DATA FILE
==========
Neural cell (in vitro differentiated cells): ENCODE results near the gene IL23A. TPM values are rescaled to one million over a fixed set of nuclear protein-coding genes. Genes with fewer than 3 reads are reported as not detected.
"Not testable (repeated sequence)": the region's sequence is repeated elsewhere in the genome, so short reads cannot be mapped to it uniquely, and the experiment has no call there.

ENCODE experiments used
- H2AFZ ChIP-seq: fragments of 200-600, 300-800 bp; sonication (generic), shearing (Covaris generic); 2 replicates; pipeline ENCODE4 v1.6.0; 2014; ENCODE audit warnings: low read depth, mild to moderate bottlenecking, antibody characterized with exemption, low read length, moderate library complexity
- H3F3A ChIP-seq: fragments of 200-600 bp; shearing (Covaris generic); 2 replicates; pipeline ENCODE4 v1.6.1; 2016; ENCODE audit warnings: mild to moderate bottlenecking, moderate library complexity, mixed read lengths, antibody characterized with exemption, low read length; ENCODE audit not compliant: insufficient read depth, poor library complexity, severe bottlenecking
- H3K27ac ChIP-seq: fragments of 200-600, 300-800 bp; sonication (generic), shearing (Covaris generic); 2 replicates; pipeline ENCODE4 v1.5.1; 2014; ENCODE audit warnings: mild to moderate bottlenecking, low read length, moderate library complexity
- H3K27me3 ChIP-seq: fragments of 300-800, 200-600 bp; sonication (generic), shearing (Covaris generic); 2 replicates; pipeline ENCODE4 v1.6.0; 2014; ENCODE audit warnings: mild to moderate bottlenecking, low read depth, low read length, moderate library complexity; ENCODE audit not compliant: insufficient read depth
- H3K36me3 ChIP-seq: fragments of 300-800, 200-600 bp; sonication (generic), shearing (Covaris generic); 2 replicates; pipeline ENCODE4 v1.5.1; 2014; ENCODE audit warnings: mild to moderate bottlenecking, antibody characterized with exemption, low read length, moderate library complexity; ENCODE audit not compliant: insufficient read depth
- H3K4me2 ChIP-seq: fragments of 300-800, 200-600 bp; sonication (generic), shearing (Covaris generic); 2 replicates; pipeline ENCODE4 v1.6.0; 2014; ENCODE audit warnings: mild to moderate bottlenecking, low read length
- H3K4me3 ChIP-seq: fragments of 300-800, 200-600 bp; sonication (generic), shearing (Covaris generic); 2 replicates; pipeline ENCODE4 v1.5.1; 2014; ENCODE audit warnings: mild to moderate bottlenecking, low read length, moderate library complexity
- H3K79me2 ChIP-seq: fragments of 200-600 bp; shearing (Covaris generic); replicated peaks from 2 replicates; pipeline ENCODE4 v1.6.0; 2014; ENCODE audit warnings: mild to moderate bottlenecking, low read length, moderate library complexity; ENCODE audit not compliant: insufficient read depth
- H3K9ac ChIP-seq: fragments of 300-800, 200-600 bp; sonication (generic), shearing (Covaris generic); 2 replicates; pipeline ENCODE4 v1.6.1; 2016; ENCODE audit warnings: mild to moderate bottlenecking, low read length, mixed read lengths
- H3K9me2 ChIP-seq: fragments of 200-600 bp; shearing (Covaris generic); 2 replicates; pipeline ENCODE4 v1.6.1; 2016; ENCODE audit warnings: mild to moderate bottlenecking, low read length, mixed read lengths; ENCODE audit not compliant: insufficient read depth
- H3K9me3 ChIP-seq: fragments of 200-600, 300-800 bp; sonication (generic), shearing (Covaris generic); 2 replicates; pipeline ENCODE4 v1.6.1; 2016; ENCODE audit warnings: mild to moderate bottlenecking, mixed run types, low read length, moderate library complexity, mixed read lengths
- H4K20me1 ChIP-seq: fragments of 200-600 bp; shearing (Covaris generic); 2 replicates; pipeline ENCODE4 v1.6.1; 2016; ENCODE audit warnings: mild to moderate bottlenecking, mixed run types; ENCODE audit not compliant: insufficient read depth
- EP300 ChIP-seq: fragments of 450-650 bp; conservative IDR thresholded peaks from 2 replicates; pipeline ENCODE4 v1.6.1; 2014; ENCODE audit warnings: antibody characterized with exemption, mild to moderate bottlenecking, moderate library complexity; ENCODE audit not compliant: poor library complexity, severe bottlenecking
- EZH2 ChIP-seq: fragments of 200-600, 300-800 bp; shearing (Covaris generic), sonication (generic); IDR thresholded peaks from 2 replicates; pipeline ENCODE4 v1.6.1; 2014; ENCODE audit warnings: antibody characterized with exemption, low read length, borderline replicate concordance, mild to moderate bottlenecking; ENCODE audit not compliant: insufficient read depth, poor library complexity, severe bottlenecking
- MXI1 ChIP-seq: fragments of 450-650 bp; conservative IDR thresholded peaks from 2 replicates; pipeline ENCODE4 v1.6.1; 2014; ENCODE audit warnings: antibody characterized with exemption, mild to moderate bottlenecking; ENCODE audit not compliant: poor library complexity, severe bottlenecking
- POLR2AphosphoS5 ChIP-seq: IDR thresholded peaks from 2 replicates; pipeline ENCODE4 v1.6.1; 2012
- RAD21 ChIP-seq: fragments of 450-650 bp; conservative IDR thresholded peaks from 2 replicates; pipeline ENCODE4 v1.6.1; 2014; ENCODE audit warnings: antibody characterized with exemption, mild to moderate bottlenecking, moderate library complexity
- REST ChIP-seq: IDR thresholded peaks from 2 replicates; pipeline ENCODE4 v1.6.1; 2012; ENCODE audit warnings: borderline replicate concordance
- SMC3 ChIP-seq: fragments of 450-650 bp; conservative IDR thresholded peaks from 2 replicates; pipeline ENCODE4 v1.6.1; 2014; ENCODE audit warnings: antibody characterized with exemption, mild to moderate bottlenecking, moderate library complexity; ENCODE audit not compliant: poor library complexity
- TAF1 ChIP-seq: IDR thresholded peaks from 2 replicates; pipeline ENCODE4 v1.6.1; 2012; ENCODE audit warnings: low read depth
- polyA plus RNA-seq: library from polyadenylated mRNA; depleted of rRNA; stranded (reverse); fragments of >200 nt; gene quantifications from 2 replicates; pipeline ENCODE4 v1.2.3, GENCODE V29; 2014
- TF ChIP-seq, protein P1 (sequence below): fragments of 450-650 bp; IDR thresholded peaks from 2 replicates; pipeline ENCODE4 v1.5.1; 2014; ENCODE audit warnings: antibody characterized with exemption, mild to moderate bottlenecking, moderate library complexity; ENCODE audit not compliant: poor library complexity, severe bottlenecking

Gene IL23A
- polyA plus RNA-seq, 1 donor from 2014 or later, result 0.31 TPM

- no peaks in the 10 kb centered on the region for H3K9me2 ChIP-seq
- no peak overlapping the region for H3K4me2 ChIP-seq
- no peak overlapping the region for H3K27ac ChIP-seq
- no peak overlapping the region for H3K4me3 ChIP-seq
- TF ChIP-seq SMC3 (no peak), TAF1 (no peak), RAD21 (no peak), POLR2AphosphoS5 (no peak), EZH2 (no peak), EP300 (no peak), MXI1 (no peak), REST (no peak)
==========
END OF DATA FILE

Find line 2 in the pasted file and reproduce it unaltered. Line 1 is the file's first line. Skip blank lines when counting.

"Not testable (repeated sequence)": the region's sequence is repeated elsewhere in the genome, so short reads cannot be mapped to it uniquely, and the experiment has no call there.